Qigong and Tai Chi both make use of the Qi energy that runs through the body. That qi energy is moved about through the acupuncture energy channels of the body, by use of the mind. “The mind leads the qi energy, and the blood follows” is an old training adage.
The Chinese word for mind intent is Yi Nian (意念 ). Yi meaning thought / to think / intention and Nian meaning to study. Yi Nian in Qigong and Tai Chi means to think and study the qi movement in your body, through your channels.
Over time, this phrase Yi Nian has been mis translated into Imagine or Visualize. Imagination and visualization are different mental concepts then to think and study, and they use different parts of the brain and human consciousness.“The visual information from real events that the eyes see flows “up” from the brain’s occipital lobe to the parietal lobe, but imagined images flow “down” from the parietal to the occipital.” 1. Says researchers in a study published in journal NeuroImage.
“The occipital lobe sits in the lower, back part of the brain. Containing the visual cortex, this lobe’s primary function is to process visual information. The parietal lobe lies above the occipital lobe, and its primary function is to integrate sensory information, such as vision, but also touch and sound. In doing so, the parietal lobe assembles elementary building bricks from so-called “lower-order” brain regions to create concepts, said Daniela Dentico, a researcher at the University of Wisconsin-Madison and lead author on the report.” 2.
So if I use imagination instead of mind intent, a different part of my brain becomes activated. By using mind intent (Yi Nian) and not imagination we can integrate sensory information. This sensory information is called catching the feeling of the qi. Catching the feeling of the qi is essential for proper, controlled qi energy flow through the body. Imagination is actually a determent to the qi discovery and qi movement process.
Catching the feeling of the qi can be easy or complicated, depending on your qi sensitivity. If you are a qi sensitive, it can be felt right away. If you are a qi insensitive it may take years of looking to catch the feeling of the qi. Most people are somewhere in between.
The feelings of the qi are: hot, cold, jump about, fullness, pressure, distension, itch, pain or electrical feelings. Sometimes it is also felt as a menthol feeling, this usually falls under the cool sensation, but I can notice a difference between menthol and cold.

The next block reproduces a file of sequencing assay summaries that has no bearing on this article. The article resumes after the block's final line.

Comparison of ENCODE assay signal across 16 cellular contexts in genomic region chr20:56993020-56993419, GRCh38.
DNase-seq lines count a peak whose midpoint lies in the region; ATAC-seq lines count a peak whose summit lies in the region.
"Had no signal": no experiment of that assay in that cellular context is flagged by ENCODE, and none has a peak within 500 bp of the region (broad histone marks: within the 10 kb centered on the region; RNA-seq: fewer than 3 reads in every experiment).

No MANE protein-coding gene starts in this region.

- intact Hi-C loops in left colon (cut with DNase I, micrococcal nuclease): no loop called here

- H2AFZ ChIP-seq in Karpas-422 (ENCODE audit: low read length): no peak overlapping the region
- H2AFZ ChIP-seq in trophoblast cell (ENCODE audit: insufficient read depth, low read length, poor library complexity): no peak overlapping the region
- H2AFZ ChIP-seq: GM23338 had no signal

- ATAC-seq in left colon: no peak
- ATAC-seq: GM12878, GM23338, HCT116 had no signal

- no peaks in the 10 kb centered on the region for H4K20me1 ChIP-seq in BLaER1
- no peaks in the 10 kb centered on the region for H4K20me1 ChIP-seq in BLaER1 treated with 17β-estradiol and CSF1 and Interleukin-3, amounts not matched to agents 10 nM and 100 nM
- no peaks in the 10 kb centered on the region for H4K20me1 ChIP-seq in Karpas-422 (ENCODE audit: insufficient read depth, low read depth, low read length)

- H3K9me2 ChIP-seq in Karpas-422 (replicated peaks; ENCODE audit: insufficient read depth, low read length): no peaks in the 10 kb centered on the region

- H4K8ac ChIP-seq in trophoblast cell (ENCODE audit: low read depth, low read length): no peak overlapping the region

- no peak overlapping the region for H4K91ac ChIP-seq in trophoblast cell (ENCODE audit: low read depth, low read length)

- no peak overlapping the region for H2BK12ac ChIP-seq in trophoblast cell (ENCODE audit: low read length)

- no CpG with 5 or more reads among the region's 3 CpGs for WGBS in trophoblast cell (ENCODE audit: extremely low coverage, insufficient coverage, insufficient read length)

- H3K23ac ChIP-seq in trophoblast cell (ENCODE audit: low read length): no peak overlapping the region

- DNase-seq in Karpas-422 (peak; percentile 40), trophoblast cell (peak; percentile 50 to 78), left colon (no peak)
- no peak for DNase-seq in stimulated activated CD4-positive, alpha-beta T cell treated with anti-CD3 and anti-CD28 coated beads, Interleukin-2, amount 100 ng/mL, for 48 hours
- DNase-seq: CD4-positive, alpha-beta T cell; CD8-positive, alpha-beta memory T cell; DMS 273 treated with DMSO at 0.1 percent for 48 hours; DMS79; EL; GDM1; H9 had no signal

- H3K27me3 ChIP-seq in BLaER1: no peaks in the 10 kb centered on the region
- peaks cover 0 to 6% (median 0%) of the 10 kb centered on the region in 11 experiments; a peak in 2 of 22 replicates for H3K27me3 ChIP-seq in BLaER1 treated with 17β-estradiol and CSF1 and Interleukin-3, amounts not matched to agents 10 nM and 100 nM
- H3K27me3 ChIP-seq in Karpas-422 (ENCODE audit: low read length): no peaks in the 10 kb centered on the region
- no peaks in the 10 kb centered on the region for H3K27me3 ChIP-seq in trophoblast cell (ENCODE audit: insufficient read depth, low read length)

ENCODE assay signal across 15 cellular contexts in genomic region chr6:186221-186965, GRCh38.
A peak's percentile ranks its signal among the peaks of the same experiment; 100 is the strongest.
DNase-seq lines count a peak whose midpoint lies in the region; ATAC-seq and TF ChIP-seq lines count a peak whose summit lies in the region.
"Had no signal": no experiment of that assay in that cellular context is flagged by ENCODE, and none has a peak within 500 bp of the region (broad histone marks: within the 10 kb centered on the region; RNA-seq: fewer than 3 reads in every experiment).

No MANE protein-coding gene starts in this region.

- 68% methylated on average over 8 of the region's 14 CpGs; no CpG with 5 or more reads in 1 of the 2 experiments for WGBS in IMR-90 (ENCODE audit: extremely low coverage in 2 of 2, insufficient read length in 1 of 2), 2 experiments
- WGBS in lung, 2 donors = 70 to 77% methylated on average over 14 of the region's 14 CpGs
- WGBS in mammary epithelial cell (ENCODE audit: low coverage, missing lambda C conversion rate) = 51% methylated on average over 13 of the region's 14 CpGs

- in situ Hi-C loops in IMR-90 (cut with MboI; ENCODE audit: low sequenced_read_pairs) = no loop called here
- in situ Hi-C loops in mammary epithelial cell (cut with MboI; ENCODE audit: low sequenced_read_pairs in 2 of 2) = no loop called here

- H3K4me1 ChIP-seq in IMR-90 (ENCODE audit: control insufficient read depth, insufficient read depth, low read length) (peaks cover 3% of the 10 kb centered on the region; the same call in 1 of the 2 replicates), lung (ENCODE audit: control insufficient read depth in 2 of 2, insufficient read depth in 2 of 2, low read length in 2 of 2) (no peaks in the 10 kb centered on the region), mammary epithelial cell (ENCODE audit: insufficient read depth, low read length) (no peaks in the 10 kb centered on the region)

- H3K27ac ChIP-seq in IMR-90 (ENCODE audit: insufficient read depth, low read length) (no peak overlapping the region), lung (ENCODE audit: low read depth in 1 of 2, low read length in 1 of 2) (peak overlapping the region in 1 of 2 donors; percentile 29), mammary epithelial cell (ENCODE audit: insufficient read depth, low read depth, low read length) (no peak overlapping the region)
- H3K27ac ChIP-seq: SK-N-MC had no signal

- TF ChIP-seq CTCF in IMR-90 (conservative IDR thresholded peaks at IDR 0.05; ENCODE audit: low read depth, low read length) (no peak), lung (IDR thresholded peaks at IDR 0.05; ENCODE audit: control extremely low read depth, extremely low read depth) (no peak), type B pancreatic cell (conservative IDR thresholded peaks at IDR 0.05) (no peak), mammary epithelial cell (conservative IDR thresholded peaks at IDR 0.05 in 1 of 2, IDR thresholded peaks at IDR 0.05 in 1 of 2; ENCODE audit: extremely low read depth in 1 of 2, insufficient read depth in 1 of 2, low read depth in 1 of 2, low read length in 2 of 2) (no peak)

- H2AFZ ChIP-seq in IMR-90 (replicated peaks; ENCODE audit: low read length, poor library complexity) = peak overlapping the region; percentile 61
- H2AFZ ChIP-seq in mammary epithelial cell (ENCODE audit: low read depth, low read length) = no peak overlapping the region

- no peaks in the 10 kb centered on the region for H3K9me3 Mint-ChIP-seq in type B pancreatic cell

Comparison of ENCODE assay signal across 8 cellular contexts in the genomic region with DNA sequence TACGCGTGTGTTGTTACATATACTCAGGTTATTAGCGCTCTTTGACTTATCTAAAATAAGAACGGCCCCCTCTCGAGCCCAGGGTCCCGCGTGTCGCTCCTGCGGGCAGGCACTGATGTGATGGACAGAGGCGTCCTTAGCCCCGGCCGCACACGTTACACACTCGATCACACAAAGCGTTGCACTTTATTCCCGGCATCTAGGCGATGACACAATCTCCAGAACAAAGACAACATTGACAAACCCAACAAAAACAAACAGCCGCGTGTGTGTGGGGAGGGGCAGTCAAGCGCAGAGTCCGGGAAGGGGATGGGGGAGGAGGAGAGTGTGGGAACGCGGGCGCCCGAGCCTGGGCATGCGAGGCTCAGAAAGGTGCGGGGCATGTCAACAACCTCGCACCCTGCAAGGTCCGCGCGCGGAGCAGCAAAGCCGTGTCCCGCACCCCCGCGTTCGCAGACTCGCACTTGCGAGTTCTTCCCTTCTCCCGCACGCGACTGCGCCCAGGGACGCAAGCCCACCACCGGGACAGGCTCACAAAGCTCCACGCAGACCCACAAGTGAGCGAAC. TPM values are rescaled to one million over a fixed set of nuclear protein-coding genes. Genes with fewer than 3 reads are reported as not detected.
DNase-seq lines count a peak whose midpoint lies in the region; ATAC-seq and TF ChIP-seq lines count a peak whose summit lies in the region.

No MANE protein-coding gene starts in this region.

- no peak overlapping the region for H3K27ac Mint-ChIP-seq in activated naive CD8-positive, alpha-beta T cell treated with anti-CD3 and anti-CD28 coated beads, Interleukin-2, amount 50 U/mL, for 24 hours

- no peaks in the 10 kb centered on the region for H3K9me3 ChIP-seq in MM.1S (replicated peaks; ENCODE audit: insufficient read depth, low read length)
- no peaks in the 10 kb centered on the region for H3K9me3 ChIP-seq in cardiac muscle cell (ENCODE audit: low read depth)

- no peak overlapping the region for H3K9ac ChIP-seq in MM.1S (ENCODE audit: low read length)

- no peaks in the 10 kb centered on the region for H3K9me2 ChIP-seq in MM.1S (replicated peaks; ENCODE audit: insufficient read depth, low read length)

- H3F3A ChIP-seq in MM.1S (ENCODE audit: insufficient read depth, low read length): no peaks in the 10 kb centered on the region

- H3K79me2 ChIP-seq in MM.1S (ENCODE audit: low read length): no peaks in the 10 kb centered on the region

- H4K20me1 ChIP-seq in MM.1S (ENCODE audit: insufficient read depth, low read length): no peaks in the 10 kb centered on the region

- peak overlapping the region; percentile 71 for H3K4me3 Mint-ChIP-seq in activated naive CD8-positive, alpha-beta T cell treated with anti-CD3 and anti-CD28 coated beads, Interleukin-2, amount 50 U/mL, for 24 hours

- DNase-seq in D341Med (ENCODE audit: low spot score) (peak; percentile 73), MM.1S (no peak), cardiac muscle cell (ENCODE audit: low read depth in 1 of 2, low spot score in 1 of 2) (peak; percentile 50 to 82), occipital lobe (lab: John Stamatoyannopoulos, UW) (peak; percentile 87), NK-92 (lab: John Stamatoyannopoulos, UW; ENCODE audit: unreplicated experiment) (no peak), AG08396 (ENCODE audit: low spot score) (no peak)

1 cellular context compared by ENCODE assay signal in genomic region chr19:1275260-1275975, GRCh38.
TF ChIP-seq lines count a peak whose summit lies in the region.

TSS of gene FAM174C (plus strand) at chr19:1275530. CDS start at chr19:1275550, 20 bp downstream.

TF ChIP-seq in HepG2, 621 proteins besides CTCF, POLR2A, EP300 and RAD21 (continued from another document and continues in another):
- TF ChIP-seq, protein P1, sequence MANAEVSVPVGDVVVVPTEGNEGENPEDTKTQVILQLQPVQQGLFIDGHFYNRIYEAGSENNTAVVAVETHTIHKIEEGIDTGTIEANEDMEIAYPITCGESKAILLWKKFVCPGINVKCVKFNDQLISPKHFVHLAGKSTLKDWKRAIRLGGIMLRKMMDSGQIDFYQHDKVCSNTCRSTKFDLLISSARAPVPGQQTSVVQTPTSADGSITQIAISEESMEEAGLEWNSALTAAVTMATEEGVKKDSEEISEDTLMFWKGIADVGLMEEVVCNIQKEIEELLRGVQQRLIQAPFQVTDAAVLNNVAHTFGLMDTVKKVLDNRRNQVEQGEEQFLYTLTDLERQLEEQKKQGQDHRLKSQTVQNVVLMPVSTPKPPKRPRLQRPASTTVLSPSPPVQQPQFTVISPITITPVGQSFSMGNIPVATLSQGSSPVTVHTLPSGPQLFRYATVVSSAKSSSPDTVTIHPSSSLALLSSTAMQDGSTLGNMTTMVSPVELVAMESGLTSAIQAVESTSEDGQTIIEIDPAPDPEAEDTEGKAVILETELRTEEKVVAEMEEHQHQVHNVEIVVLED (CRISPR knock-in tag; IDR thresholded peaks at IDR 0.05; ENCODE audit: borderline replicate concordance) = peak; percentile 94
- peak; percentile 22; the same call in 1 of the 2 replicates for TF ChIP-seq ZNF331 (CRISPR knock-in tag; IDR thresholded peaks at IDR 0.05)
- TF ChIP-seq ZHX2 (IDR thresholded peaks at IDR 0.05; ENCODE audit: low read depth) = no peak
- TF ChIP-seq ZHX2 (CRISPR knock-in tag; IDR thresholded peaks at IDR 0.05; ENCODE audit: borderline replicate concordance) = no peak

So remember, the mind leads the qi. Use the mind intent to lead the qi and not the imagination and you will begin to have great control over your qi flow in your Qigong and Tai Chi Practice.
Senior author, Christopher Berger, in a study of imagination said “We often think about the things we imagine and the things we perceive as being clearly dissociable. However, what this study shows is that our imagination of a sound or a shape changes how we perceive the world around us in the same way actually hearing that sound or seeing that shape does. Specifically, we found that what we imagine hearing can change what we actually see, and what we imagine seeing can change what we actually hear.” 3.
It is clearly evident that the use of imagination moves us away from clearly perceiving what is actually there. In qi energy manipulation, a clear perception of the qi is needed in order to gain mastery over it. This is why the ancients left us the message, ” The mind leads the Qi.”
There is a place for imagination and visualization in Qigong and Tai Chi practice. They can help us remember a move, or even conceptualize the path of a channel. Just make sure you recognize that there is difference between imagery and reality. The qi energy is a real, actual force of nature that needs to be felt and embodied. Keeping it in the realms of imagination limits the understanding of what it is and how to use it in your practice.